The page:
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Friday, July 30, 2010

Sky High

New aircraft, great colors, but who really is up there, flying?

Dinesh Keshkar, the Senior Vice President, Sales; and President, Aircraft Trading, Boeing Commercial Airplanes, had talked of a severe shortage of pilots in India, while projecting a need for 4000-5000 pilots over five years. India was seeing the beginning of an aviation boom, with the promise for every Indian to fly, and every new airline to take wings. Five low cost airlines had been launched, most flexing their nascent muscles by ordering unfathomable number of aircraft. Jet Airways had gone international, and everyone was not only dreaming big, but talking big.

Vijay Mallya earned the title of “the Richard Branson of India” with the launch of Kingfisher Airlines, and his vision of making it the largest private sector airline. Kingfisher aimed at 55 aircraft in its fleet by the year 2010. Jet Airways had ordered for 30 jet airplanes, while the newly found low cost carrier Indigo Airlines had placed an order for 100 Airbus aircraft. The minister for civil aviation, Praful Patel predicted passenger numbers to touch 50 million in five years. Indian aviation was poised for a forecasted growth of 20% a year.

The potential for making a huge amount of money in aviation training saw multiple flight schools spring up, while those who wanted to take the easier way out tied up with foreign flying schools. All of a sudden, airlines were recruiting youngsters, sending them abroad for training under the candidates’ cost, and then absorbing them into the airline, after training them on aircraft in their fleet. Many wanted to be a pilot; the profession promising an exciting career, glamour, and heavy remuneration.

But all that was in 2005.

Five years on, the scene is a stark contrast to all the hue and cry made by “experts” and analysts in the industry. The heavily loaded torso of Indian civil aviation would have continued to glitter on shaky thin legs, had it not been for the global market collapsing. The banks collapsed, and then there was no money to lend. The hunky dory outer image of airlines was a shocking contrast to the dark corridors of their financial and operational conditions. While some airlines were being run and managed by those who had no prior experience in the field, resulting in some very poor decisions, other airlines hemorrhaged in the light of very stiff competition and rock bottom airfares. The blame on fuel prices inflicting financial wounds on the airline’s health was rubbished by Capt. Ranganathan, a high profile flight safety expert and captain with over 20,000 hrs of flying time. “Fuel prices went above hundred just for a couple of months, and it peaked to 145 dollars just for a week or so. If you take the average fuel prices for a whole year, they were much less than a hundred dollars.”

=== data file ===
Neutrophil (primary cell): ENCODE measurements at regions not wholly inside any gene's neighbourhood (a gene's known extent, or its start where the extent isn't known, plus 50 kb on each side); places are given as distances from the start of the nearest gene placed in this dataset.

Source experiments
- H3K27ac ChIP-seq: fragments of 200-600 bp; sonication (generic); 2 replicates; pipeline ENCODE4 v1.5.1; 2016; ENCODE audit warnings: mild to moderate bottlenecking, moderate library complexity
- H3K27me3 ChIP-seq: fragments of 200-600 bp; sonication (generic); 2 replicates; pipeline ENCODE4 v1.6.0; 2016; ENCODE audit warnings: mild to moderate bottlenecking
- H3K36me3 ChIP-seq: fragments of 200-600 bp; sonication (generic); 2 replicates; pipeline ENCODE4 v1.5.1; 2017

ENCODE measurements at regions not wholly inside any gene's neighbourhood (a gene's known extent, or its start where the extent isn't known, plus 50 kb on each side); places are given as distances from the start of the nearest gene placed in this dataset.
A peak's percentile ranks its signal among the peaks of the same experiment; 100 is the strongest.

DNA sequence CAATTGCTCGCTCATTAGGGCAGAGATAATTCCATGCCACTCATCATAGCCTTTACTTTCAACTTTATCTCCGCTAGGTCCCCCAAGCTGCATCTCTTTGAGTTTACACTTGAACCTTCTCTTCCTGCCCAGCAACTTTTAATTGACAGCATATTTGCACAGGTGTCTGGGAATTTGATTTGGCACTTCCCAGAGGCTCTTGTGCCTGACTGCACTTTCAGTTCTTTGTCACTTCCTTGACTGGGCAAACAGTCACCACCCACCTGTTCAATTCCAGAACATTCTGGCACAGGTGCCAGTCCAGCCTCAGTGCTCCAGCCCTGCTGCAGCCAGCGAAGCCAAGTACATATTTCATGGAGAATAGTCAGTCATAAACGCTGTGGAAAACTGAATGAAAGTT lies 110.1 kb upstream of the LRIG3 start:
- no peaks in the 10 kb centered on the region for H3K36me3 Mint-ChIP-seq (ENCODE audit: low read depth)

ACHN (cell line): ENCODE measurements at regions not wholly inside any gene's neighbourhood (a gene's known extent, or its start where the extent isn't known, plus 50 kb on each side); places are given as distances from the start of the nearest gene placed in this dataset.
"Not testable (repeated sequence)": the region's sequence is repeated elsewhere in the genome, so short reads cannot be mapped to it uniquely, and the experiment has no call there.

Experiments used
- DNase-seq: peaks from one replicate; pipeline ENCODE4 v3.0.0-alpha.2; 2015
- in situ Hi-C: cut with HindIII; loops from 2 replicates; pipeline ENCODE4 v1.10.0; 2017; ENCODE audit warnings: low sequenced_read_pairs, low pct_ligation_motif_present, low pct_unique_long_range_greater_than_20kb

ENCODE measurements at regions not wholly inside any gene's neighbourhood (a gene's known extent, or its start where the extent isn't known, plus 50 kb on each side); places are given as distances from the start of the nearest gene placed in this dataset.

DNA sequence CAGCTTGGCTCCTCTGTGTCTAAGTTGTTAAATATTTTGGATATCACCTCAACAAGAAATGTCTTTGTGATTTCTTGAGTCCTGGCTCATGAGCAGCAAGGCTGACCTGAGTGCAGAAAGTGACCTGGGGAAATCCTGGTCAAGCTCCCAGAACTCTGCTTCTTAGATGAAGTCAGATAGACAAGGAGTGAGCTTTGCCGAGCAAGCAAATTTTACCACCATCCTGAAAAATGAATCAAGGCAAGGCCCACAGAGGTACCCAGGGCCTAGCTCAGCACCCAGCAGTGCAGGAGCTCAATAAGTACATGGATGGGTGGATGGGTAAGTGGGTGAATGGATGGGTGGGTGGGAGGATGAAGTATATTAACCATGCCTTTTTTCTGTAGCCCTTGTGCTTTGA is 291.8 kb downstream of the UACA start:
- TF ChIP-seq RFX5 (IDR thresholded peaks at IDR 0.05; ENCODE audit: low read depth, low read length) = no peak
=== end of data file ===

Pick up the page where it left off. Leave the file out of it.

The numbers, in the pre-2008-2009 era, were astounding. Passenger numbers started rising, the number of hours annually flown by planes started rising, but one dim warning light kept blinking: the load factors.

From carrying a little over 16 million passengers in the year 1999-2000, of which 13 million were domestic travelers, airlines in India transported close to 45 million passengers in 2007-2008. The growth in passenger numbers was consistently well above 20% per annum, with the growth touching 41.7% in the 2006-2007 period over the previous year. The champagne bottles were being popped, but if one shifted their gaze from the passenger numbers to the load factors the warning could be seen: overall passenger load factors remained almost consistent at 68%, while the number of hours that aircraft were flying were continuously increasing, from over half a million hours in 2004-2005, to 1.2 million in 2008-2009. It was in 2008-2009 that, despite more hours in the air, load factors fell to 64.7%, and the number of passengers flown fell to 49.5 million from 53.5 million. The lull was here, and the bleeding continued. Pilots in Air India have talked of flying a Boeing 777 with a capacity of 440 passengers, to New York, with only 7 passengers on board.